King Gizzard & The Lizard Wizard on Friday unleashed the beast that is their new album PetroDragonic Apocalypse; Or, Dawn Of Eternal Night: An Annihilation Of Planet Earth And The Beginning Of Merciless Damnation. The 24th studio album from the Australian psych juggernauts in a decade, the double LP hears the band return to the thrash metal form it first explored on 2019’s Infest the Rats’ Nest.

It’s impossible not to talk about PetroDragonic Apocalypse and Infest the Rats’ Nest in the same breath (a very deep breath, if you’re using the former’s full title). Stylistically, they both inhabit the same end of the genre pool—that is, “heavy as f–k” (their words, not mine) thrash metal. Both are also concept albums that address issues of ecological destruction that paint grave realities of humans’ effect on the planet. Even with all of these similarities, however, King Gizzard breaks new ground on PetroDragonic Apocalypse and shows just how far they’ve come in four years (and nine albums).

Though PetroDragonic Apocalypse is a double album, it contains only seven songs (less than its thrash predecessor Infest the Rats’ Nest with nine). Of those seven tracks, three butt against the ten-minute mark in a display of Gizzard’s evolved songwriting.

Rather than straight-ahead mosh-inducing romps (which PetroDragonic still has plenty of), these songs also contain more structured, multi-part arrangements that showcase the band’s complex songwriting style developed out of their “jammy period.” Each of the band’s past five albums has contained at least one song over ten minutes in length, and look no further than the band’s live shows—filled with more and more Phish fans with each passing concert—to see their solidified commitment to improvisation, something heard both in the studio and on the stage.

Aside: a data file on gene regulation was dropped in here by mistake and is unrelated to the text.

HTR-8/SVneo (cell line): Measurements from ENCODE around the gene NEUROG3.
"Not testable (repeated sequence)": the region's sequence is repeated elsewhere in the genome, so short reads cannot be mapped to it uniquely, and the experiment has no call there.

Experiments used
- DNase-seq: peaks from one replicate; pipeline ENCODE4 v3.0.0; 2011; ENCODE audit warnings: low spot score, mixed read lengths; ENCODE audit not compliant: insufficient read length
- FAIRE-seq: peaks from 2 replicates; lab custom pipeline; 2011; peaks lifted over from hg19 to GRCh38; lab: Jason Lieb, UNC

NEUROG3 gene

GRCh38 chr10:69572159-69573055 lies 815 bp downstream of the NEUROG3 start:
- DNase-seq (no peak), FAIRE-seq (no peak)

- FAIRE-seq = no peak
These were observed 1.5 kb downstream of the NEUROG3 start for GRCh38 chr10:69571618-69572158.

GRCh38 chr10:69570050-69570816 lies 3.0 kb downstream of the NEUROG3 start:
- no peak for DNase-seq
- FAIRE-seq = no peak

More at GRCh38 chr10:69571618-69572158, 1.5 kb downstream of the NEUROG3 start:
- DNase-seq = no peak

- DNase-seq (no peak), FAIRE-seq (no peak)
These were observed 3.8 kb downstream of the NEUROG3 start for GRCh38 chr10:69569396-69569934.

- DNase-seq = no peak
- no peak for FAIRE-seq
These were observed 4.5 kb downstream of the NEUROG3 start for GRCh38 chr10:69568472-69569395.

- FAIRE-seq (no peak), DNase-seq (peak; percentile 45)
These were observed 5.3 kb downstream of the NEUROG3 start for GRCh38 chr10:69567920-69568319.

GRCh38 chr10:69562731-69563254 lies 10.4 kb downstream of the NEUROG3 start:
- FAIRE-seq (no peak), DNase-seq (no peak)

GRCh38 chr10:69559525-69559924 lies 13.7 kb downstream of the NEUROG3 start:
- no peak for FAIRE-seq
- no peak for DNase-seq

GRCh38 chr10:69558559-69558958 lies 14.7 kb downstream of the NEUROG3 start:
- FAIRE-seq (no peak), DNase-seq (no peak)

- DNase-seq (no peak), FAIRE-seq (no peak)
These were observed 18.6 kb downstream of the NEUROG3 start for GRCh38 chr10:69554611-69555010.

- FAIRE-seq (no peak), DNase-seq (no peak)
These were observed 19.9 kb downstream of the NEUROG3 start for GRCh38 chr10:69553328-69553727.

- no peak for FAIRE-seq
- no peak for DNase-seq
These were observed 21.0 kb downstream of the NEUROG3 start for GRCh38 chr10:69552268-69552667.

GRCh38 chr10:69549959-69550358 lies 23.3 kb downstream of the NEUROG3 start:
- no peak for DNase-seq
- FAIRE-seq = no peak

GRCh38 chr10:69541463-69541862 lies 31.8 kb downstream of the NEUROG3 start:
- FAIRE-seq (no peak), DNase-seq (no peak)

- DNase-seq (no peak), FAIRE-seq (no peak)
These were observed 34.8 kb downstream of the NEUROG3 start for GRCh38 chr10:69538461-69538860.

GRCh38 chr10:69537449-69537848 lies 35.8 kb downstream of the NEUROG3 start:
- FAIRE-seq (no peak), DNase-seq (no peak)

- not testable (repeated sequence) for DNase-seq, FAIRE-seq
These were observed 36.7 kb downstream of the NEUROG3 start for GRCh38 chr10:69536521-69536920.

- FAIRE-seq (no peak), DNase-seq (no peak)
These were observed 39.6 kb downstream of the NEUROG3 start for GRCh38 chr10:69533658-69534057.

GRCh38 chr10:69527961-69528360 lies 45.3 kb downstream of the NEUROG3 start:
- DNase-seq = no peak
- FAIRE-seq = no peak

Related: King Gizzard & The Lizard Wizard Return To Red Rocks For Three Shows In Two Days [Photos/Videos]

The other evolution of Gizzard’s songwriting comes from the storytelling aspect of PetroDragonic. On Infest the Rats’ Nest, the general concept was that of doom. Straight-ahead riffs for a straight-ahead story: the planet is f–d and we’re the ones that did it. PetroDragonic Apocalypse follows a similar outline but with the introduction of “witches and dragons and s–t.” The difference is like going from Heavy Metal to Lord of the Rings.

“We wanted to start the story in the real world, and then send it to hell,” frontman Stu Mackenzie said. “It’s about humankind and it’s about planet Earth but it’s also about witches and dragons and s–t.”

The band’s commitment to the story is further exemplified on the vinyl release with an exclusive 15-minute rack devoted solely to telling the album’s plot. In essence, the tale boils down to a not-too-distant future where Earth’s inhabitants—after ignoring environmental crisis past the point of no return—resort to witchcraft to solve the issue. Unfortunately, in trying to do so, they unleash a dragon from the depths of hell that will ultimately bring about the end of the world. No good deed goes unpunished.

Stream the new King Gizzard & The Lizard Wizard album, PetroDragonic Apocalypse; Or, Dawn Of Eternal Night: An Annihilation Of Planet Earth And The Beginning Of Merciless Damnation, via the player below or on your preferred platform. KGLW’s “residency tour” continues this weekend in Carnation, WA. For tickets and a full list of tour dates visit the band’s website.

King Gizzard & The Lizard Wizard – PetroDragonic Apocalypse; Or, Dawn Of Eternal Night: An Annihilation Of Planet Earth And The Beginning Of Merciless Damnation – Full Album